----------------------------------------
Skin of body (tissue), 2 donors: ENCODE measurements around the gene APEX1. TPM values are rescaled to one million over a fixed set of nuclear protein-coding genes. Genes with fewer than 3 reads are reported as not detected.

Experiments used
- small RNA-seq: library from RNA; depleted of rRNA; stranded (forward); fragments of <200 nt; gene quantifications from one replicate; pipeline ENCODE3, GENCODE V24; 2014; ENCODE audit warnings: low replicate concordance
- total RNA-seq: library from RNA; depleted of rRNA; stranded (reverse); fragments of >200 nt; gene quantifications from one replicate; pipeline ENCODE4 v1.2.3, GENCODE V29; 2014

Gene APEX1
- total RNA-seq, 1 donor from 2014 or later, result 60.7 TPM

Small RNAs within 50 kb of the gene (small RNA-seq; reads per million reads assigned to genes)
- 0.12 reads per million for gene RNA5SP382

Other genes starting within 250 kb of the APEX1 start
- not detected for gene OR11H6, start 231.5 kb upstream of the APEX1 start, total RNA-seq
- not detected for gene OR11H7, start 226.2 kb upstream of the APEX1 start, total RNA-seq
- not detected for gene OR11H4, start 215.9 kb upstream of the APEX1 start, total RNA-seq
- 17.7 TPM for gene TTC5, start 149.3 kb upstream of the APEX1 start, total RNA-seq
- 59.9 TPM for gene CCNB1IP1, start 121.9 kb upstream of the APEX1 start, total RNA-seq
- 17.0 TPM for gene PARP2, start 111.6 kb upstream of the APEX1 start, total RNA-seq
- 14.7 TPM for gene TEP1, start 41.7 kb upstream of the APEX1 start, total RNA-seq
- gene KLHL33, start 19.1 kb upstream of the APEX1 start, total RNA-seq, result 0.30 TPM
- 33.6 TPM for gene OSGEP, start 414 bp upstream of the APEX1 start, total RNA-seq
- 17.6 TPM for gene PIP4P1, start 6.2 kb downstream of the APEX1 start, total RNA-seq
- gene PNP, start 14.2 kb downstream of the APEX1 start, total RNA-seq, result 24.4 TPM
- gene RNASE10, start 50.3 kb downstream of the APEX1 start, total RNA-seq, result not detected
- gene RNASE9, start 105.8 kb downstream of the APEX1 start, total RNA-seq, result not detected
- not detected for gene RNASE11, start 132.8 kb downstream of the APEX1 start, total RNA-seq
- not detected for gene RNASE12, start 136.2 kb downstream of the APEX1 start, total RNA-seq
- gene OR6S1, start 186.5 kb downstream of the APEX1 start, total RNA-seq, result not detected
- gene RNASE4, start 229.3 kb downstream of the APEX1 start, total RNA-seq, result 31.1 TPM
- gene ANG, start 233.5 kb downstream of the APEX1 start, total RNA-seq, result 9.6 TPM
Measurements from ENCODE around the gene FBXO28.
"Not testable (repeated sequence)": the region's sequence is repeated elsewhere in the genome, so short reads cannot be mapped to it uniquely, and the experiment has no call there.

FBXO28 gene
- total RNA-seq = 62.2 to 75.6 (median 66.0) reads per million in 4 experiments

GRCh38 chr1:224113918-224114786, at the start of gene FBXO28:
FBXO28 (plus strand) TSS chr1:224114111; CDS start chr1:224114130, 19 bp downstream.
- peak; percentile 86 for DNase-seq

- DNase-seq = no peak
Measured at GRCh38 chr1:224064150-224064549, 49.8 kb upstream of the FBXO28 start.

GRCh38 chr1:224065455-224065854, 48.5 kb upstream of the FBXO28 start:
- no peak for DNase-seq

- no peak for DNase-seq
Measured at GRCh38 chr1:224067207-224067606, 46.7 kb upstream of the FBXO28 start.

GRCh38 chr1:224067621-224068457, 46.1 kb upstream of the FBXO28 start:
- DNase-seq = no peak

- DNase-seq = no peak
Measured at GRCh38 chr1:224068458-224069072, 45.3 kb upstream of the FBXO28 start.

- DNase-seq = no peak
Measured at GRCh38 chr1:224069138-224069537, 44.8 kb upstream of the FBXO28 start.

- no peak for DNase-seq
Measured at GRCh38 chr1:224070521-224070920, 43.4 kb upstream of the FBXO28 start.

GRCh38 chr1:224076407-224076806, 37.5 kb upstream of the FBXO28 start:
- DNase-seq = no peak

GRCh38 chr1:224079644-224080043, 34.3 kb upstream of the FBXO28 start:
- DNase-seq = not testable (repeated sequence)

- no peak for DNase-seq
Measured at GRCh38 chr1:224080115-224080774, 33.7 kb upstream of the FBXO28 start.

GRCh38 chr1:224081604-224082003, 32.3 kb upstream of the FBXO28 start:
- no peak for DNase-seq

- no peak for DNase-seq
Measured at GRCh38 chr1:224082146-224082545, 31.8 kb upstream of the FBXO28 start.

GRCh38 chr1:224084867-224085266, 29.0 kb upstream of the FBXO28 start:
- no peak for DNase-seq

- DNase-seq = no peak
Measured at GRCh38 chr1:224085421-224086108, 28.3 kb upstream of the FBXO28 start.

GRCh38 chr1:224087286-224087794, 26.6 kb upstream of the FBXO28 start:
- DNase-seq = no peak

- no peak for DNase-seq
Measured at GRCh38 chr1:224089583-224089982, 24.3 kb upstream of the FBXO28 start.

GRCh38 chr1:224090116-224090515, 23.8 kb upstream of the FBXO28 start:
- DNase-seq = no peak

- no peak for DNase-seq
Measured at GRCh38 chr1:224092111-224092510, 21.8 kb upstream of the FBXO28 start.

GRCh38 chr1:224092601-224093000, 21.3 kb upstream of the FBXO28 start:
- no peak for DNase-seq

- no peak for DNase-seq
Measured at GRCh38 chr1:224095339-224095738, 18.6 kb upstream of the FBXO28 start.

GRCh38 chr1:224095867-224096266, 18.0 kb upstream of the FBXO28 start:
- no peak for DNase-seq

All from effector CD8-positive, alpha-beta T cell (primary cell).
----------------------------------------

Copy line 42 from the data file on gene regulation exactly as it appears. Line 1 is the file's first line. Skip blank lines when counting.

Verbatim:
- DNase-seq = no peak